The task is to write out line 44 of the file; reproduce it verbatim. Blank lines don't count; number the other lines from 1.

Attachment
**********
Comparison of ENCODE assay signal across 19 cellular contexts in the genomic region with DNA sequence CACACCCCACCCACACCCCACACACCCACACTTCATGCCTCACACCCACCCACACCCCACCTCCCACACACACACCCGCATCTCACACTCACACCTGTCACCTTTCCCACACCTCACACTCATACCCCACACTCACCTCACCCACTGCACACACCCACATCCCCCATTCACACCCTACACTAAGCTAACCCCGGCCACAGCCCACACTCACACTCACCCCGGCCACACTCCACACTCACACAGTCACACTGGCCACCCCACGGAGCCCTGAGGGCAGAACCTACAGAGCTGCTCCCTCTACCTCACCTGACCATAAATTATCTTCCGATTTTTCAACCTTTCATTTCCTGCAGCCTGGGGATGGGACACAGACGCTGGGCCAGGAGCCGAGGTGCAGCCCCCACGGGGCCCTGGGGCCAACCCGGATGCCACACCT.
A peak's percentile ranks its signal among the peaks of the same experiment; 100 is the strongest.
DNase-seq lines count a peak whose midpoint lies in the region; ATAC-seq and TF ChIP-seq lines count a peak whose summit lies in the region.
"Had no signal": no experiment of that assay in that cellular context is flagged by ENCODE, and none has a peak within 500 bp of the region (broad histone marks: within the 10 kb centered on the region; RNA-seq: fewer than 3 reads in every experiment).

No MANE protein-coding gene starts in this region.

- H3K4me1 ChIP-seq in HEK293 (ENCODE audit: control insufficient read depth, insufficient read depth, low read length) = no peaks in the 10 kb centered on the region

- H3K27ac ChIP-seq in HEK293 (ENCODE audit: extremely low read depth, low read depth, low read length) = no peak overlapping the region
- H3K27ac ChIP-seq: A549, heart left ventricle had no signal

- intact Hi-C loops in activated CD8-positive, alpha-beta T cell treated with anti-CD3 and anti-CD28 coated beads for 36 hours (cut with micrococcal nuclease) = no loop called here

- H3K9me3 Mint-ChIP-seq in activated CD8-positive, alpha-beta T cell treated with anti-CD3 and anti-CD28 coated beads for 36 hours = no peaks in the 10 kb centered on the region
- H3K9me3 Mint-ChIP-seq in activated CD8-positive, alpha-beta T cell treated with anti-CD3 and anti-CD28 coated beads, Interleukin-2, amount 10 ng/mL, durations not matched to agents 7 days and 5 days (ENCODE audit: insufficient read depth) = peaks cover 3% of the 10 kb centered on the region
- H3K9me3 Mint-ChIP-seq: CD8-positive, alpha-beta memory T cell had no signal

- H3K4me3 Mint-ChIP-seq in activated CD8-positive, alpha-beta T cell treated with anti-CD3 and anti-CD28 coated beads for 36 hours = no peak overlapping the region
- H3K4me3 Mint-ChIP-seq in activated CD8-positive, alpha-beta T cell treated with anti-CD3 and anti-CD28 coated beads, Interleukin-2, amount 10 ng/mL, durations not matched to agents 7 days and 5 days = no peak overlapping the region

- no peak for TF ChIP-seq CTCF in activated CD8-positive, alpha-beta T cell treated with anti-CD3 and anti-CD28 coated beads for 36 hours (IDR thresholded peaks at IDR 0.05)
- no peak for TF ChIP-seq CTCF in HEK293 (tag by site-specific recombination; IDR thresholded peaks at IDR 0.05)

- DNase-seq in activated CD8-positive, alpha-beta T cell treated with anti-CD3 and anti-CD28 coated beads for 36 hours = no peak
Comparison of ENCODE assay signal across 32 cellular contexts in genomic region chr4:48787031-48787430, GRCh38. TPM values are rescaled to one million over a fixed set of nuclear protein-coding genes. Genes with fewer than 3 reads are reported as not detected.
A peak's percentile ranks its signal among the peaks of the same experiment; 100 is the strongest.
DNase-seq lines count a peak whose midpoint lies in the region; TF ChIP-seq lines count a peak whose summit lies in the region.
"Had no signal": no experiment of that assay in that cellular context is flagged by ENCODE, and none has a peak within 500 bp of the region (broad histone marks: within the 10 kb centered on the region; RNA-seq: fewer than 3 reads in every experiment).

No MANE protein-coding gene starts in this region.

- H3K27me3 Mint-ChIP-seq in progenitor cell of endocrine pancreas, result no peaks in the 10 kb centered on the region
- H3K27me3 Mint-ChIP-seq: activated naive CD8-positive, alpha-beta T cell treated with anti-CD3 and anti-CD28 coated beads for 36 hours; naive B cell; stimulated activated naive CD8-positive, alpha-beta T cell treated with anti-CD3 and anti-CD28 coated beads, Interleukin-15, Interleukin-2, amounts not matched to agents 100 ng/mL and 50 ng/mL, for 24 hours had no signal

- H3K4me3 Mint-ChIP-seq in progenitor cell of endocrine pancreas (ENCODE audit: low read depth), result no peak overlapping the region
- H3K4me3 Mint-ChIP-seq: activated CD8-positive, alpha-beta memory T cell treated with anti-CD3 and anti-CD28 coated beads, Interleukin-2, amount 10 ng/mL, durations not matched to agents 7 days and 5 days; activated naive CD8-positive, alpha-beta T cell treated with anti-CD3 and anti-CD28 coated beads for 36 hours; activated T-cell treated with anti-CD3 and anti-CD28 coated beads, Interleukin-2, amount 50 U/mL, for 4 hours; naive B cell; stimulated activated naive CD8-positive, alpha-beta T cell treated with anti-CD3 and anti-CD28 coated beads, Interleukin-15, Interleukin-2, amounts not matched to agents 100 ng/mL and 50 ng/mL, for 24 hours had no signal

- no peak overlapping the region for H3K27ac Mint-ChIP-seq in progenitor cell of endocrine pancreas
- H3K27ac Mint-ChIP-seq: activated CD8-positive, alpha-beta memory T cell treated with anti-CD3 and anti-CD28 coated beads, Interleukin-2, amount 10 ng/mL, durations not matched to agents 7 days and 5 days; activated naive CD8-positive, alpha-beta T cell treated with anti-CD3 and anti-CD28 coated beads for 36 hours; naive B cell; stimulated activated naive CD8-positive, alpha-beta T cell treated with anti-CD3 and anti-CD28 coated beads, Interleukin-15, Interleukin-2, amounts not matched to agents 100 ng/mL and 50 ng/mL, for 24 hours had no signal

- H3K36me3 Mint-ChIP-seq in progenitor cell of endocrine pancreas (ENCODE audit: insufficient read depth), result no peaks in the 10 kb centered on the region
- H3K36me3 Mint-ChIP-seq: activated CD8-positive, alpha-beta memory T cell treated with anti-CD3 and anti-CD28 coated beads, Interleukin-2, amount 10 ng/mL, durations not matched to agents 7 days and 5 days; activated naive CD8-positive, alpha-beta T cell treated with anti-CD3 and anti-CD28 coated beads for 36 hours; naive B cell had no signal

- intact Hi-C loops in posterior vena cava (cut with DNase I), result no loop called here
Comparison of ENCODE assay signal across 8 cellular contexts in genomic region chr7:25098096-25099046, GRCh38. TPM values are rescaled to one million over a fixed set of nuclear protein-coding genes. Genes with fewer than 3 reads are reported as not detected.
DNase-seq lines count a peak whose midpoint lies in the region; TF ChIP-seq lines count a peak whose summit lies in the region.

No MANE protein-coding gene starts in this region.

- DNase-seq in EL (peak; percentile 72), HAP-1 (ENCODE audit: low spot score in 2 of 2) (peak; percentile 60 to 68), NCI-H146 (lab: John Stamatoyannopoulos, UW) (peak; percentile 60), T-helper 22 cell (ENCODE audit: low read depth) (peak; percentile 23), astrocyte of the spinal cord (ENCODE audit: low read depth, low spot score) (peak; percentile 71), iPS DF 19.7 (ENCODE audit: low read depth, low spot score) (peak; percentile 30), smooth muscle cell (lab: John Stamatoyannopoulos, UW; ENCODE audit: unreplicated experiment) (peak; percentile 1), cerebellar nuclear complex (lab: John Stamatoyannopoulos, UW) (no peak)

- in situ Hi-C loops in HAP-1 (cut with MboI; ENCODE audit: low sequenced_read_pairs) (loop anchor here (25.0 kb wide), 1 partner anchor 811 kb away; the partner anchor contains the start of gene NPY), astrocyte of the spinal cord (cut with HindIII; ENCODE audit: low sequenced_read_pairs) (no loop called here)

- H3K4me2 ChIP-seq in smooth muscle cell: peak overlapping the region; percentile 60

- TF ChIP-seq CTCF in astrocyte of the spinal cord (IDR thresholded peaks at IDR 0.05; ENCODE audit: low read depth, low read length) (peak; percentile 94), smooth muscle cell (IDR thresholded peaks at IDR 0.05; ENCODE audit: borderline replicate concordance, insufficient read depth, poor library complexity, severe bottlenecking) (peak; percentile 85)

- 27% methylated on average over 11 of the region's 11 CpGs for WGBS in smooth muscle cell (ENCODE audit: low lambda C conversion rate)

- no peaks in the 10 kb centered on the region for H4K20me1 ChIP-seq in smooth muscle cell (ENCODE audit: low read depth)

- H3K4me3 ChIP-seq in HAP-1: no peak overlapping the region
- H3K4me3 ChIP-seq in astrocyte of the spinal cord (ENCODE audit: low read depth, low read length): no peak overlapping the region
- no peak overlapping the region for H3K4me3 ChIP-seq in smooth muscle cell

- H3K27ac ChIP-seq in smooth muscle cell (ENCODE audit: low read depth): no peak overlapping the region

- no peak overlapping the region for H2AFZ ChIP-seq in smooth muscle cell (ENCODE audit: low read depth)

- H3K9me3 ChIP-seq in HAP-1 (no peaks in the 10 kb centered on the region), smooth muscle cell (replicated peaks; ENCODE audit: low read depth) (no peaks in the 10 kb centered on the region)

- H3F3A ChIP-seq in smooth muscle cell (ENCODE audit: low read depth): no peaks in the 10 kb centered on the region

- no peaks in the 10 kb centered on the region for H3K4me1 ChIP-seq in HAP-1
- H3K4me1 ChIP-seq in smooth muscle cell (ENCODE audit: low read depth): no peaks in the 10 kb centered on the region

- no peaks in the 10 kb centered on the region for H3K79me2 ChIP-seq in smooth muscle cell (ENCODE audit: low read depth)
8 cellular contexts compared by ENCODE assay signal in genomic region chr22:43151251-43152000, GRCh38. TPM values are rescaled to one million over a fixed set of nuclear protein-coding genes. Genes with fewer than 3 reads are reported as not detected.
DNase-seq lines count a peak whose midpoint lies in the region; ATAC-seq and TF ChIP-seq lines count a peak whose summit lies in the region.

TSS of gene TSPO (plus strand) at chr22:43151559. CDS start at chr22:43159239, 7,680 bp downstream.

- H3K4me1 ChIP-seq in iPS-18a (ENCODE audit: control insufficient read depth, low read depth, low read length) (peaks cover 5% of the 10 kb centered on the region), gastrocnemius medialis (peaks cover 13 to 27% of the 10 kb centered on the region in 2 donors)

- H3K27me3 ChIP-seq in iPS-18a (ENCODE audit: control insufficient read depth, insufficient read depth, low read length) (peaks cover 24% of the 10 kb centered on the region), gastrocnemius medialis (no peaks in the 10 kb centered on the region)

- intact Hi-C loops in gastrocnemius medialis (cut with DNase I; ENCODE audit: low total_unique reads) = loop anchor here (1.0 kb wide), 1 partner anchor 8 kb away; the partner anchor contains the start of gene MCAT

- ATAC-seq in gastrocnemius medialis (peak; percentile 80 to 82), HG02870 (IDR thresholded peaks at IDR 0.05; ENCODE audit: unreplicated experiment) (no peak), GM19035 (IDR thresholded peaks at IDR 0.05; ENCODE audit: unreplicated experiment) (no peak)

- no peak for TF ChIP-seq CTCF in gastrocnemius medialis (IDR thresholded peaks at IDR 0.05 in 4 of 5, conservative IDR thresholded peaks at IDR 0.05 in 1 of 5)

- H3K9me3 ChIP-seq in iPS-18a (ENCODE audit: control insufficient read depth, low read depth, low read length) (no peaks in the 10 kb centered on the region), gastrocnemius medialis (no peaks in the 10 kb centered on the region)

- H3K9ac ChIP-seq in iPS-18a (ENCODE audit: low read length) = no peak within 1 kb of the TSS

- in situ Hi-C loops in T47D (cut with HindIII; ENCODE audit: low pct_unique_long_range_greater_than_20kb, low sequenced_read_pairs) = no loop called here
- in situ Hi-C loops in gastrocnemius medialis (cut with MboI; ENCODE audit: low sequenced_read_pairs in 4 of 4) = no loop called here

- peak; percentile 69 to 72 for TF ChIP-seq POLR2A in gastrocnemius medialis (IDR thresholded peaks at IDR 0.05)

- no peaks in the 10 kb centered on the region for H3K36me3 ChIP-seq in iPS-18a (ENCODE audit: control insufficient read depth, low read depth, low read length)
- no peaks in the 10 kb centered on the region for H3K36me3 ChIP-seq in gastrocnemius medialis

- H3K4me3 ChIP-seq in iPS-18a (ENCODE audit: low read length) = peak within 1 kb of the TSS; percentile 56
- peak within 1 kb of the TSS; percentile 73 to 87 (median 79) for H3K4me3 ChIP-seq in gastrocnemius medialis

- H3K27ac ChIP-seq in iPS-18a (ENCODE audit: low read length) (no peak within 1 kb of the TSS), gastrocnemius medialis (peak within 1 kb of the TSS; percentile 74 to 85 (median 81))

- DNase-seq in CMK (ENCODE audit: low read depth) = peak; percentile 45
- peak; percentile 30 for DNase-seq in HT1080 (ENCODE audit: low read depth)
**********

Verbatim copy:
- H3K27ac ChIP-seq in smooth muscle cell (ENCODE audit: low read depth): no peak overlapping the region